The misuse and abuse of political power

Free Lawrence Hayes now!

By: Lawrence Hayes

Lawrence Hayes is a former death-row prisoner who was recently sent back to back to prison for a parole violation.

His death sentence was commuted in 1974 after the death penalty was abolished. In 1991, he was released from prison on parole. But last year, Lawrence was given a five-year sentence for missing a single meeting with his parole officer.

The truth is that Lawrence was locked up for his political views. He was an active and outspoken member of the Campaign to End the Death Penalty, and he played a leading role in opposing the death penalty that Gov. George Pataki brought back to New York.

The Committee to Free Lawrence Hayes – a working group of the Campaign – is building the fight to free Lawrence.

If you’d like to get involved or want more information about his case, call 212-330-7056.

I would like to express my deepest appreciation and thanks to the people who have expressed support for my case. It is clearly a case in which all citizens should be deeply concerned and involved. It represents the depths of human insensitivity and political tyranny that no civilized members of a society can allow to go unnoticed, unchecked and unresolved.

If anyone had any doubts about whether my imprisonment is based on political motives, I hope the events of the past six months have been clear enough to dispel them.

Everything about this case is unusual. It was unusual for a parolee to be arrested and confined for the reasons I was. Unusual for representatives on the commissioner’s level to take personal interest and manipulate the revocation process to assure a finding of guilty. Unusual for them to personally call members of the family of the police officer killed in my case some 26 years ago and obtain a victim impact statement and submit it at the hearing. It was unusual for the hearing officer and the administrative judge to ignore all the letters of support for me – and the meaningful contributions I’ve made over six-and-a-half years of freedom.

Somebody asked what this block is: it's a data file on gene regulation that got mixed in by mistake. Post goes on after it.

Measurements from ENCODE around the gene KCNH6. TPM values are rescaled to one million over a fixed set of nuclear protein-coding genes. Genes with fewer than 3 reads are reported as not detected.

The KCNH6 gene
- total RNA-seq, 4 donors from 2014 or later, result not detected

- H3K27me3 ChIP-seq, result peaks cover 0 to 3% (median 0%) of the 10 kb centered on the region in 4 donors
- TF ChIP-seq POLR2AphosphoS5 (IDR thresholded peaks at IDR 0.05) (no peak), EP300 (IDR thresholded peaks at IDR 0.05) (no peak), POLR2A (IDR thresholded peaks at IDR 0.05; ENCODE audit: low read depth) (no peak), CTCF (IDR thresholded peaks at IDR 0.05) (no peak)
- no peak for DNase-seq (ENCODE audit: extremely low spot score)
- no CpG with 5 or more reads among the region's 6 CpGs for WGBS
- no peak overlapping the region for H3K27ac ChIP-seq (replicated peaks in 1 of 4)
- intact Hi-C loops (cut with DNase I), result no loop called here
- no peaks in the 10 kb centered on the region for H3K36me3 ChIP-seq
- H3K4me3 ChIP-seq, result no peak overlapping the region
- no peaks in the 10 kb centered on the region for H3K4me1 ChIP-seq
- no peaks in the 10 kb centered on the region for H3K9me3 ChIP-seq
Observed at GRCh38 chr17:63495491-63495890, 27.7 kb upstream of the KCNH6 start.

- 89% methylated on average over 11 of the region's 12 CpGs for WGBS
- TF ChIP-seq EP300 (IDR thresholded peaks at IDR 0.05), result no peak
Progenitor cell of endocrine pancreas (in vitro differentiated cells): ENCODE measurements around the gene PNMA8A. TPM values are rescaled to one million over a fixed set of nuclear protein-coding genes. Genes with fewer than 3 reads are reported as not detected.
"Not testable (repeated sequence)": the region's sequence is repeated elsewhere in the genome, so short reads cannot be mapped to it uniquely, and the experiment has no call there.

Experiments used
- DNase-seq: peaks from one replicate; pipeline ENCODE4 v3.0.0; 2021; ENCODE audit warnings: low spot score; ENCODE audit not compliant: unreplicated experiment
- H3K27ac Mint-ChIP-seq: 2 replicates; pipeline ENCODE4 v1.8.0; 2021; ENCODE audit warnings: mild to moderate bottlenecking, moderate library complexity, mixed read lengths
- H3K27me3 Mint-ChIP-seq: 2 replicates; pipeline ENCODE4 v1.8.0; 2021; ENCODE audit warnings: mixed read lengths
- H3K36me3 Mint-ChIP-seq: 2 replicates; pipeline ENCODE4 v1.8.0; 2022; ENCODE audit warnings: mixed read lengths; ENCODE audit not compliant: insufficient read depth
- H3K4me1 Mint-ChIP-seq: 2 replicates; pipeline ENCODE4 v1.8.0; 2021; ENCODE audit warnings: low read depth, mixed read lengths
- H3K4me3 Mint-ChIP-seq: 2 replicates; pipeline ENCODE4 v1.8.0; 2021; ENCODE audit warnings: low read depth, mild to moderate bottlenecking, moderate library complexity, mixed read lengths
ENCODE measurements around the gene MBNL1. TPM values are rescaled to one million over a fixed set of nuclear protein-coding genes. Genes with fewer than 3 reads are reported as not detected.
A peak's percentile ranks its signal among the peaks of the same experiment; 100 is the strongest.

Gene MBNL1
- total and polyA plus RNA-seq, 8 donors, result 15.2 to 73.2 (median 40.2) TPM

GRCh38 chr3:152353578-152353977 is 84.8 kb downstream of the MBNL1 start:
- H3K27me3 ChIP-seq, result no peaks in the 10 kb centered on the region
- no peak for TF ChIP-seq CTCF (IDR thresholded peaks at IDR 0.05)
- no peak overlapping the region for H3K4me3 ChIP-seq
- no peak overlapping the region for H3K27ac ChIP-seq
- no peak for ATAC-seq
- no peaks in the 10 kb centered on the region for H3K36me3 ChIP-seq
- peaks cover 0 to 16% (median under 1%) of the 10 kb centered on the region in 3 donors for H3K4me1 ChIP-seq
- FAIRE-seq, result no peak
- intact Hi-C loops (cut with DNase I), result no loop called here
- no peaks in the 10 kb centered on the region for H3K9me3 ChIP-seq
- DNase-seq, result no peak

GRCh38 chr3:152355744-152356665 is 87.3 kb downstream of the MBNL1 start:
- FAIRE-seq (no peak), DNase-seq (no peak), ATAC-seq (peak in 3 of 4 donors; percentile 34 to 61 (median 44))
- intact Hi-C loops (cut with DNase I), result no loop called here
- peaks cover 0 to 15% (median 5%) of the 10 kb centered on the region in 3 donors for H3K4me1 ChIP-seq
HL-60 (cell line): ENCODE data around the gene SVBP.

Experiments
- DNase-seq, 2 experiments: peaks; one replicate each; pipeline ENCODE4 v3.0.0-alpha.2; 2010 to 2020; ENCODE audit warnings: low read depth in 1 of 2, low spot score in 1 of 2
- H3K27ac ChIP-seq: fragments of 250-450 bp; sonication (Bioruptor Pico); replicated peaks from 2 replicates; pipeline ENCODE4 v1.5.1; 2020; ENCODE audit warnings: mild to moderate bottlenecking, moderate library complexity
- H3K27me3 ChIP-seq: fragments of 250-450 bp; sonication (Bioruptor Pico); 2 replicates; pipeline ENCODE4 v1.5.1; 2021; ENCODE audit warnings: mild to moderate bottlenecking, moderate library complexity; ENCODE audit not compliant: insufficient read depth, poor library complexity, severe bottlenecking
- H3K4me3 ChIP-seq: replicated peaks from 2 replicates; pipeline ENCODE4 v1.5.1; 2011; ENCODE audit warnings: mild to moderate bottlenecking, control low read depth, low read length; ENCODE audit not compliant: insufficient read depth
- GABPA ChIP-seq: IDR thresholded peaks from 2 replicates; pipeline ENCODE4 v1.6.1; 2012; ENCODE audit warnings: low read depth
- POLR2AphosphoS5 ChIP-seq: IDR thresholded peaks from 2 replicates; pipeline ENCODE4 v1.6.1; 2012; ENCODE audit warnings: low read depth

Yet though these circumstances were involved, understanding the relative importance of this case in the greater scheme of things is critical to us all.

Ninety percent of what occurred in my case is steeped in the misuse and abuse of political power. I believe it is based on a pact between Gov. George Pataki and New York Parole Commissioner Brion Travis.

The crime rate in New York City – which supplies 85 percent of the state prison population – and New York state has been dropping for the past five years. Yet the prison population has not only been at full capacity, but over capacity – with new prisons opening, under construction and promised to counties where no prisons yet exist.

In the face of dropping crime rates, the logical result should be a push toward “downsizing” the correctional system, thereby freeing up money for other needed areas like education, AIDS research and treatment, employment and community development programs.

Instead, what is taking place now is a major shift in parole policy, which makes the least of incidents cause for a violation.

The other clear reality is that prison abuse goes beyond the state of New York and reaches well into the federal system. After a little research, I discovered that Travis is an associate member of the FBI, the very agency charged with investigating such abuses and seeking “prosecution of those individuals…who, through deceit or dishonesty, attempt to interfere with the lawful functioning of Federal (therefore state) agencies, programs, or projects.”

There is no redeeming human quality in any aspect of Pataki’s prison policies – nor in Brion Travis’ betrayal of the thousands upon thousands of men and women who find that the promise of aid for a new life through the parole system is just another empty, hollow game of deception.

Lawrence Hayes #72H001
Woodbourne Correctional Facility
Pouch 1
Woodbourne, NY 12788

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